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Blithe Spirit

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Madame Arcati may summon the chill wind of ectoplasm in Noel Coward’s comedy of spirits but it is a rare and enveloping warmth that pervades the auditorium, on both sides of the footlights, thanks to Angela Lansbury who is playing the famous psychic.

Lansbury, now 88, hasn’t appeared on a West End stage for more than 40 years her last appearance was in the London premiere of Gypsy back in 1973, though she subsequently played Gertrude to Albert Finney’s Hamlet for the National in 1975, first at the Old Vic, then at the Lyttelton. Her homecoming is a major event.

She may have been a theatrical stranger over here lately, but the last seven years have seen her star on Broadway no less than four times, including a production of Blithe Spirit in 2009 for which she won her fifth Tony award. But the first and most important thing to say is that there is no sense at all in which it feels as though she is treading water.

From the moment she makes her first appearance to a warm round of applause, she owns the stage, the character and the audience entirely. Shimmering in a bohemian outfit of multiple colours, and wearing frizzy orange-hued hair that’s bunched around her ears in Princess Leia-fashion, she’s weird, wired in more senses than one – her voice is subtly amplified, and utterly wonderful. She’s also, of course, instantly recognisable as detective writer Jessica Fletcher from TV’s Murder, She Wrote; but here she’s not a writer herself but called to assist one, Charles Condomine, who invites her to hold a seance at his house as he tries to gather material for a mystery story he is writing about a homicidal medium.

“Am I to understand that I was only invited in a spirit of mockery?,” asks Madame Arcati, when she discovers why she’s been asked to visit, and inadvertently brings back the ghost of Charles’ first wife Elvira, who died seven years earlier – and is determined now to wreak havoc with his second marriage to Ruth. But there’s no mockery, at least from the audience – just a blissful suspension of disbelief. And that’s the genius of Lansbury’s casting: you’re prepared to believe and trust her in anything.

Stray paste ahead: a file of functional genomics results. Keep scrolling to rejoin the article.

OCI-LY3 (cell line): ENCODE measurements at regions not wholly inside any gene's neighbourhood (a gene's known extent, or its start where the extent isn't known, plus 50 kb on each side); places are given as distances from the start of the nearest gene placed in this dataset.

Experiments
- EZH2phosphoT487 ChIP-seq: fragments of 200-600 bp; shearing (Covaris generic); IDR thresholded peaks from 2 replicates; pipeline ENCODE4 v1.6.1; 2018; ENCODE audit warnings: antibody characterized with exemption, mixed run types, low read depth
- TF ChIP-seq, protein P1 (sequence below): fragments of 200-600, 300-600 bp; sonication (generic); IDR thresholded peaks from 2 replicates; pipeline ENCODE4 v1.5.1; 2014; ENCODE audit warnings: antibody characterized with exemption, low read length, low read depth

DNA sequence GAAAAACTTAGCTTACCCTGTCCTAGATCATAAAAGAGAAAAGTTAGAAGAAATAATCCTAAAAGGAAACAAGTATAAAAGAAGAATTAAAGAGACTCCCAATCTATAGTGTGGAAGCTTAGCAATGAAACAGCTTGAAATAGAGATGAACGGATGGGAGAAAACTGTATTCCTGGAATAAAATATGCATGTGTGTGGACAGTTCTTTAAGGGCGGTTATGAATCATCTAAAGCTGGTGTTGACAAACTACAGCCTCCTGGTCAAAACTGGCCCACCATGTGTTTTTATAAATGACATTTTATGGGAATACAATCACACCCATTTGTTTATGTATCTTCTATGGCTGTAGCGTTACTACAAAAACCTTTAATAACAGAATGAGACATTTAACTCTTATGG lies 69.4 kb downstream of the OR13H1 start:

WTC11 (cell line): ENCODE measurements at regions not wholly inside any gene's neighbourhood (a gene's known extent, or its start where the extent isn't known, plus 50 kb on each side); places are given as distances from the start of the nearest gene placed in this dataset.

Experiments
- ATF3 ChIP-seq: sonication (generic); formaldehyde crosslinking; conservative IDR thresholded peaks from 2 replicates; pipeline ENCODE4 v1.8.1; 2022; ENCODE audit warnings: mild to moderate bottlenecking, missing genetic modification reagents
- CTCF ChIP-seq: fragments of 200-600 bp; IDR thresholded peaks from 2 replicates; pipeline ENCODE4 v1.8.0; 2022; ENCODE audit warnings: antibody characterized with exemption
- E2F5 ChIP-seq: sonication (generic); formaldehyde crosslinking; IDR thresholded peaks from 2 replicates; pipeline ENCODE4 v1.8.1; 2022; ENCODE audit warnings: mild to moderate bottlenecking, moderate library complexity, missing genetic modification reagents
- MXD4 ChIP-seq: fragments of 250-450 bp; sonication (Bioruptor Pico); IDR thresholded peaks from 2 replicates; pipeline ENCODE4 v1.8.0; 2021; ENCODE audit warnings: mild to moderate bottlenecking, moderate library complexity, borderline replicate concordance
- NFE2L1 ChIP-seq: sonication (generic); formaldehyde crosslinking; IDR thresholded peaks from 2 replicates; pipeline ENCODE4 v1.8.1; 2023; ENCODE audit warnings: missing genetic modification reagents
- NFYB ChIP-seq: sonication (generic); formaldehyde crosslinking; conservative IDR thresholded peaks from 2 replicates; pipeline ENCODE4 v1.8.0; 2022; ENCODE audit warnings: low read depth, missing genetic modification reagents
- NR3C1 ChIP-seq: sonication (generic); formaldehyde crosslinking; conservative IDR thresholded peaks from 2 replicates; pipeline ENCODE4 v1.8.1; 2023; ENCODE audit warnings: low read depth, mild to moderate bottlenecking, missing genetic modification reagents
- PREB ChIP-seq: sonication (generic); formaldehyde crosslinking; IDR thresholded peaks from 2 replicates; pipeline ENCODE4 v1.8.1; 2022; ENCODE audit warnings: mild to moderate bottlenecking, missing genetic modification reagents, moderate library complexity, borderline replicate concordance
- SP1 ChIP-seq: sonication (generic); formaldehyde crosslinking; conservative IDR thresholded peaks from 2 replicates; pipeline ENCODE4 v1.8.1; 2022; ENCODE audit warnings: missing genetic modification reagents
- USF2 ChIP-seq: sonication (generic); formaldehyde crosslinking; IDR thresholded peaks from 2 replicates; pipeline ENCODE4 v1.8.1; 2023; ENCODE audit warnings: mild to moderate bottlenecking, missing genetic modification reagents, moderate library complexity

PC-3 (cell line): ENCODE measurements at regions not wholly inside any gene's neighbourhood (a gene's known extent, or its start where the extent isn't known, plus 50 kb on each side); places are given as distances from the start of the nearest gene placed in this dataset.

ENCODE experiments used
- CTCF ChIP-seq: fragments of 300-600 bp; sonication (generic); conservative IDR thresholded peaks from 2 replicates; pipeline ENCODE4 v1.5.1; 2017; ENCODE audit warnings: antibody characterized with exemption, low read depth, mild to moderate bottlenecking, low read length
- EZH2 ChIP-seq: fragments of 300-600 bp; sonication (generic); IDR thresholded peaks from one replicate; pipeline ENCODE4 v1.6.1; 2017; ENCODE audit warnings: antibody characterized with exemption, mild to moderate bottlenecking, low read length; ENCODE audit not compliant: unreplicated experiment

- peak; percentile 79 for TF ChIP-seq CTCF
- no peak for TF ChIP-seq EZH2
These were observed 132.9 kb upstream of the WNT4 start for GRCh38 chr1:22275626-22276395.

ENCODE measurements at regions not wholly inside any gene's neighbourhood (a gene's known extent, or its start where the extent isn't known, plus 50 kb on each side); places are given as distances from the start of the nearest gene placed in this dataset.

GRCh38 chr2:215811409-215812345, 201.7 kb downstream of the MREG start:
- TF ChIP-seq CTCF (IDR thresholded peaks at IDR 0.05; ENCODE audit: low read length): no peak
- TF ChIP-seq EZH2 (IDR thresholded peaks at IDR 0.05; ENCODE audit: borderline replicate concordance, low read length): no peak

But then this is a production that exudes trust and confidence throughout. It might have been tempting to shrink the show around Lansbury, so that she alone owns the limelight. But director Michael Blakemore knows that although Lansbury’s character and Coward’s comedy itself live on another plane, the stakes have to be kept high for it to truly resonate. Like Private Lives, this is a play about disruptive, tetchy marital conflicts, and Charles Edwards is simultaneously hilarious and desperate as he tries to keep his two wives happy.

This terrific classical actor, most recently seen in Strange Interlude at the National, isn’t the only piece of luxury casting. Janie Dee as his current wife and Jemima Rooper as his late one, share a vocal huskiness that lets one know exactly the kind of woman he goes for, but they’re also both cut from the same alternately bullying and pouting cloth that makes them determined to get their own way.

While the production has been almost entirely recast around Lansbury since Broadway, fellow British actor Simon Jones, who has been long based in the US, has made the crossing with her as family friend Dr Bradman, and it’s good to have him back on the London stage, too. Recent RADA graduate Patsy Ferran slightly overplays the maid Edith, but it’s a ripe comic turn that might be funnier if it was a notch calmer.

The production is a sure hit, though, and no one who loves theatre will want to miss Lansbury’s return.

See interview with Angela Lansbury in The Stage March 20, 2014 edition

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Mark Shenton

  • Gielgud Theatre, London
  • March 18-June 7
  • Author: Noel Coward
  • Director: Michael Blakemore
  • Producers: Lee Dean, Jeffrey Richards, Jerry Frankel, John Frost, Steve Traxler, Will Trice, Charles Diamond, Ken Davenport, Kathleen K Johnson
  • Cast: Janie Dee, Charles Edwards, Jemima Rooper, Angela Lansbury, Serena Evans, Patsy Ferran, Simon Jones
  • Running time: 2hrs 30mins

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The Stage
The Stage is a British weekly newspaper and website covering the entertainment industry, and particularly theatre. It was founded in 1880. It contains news, reviews, opinion, features, and recruitment advertising.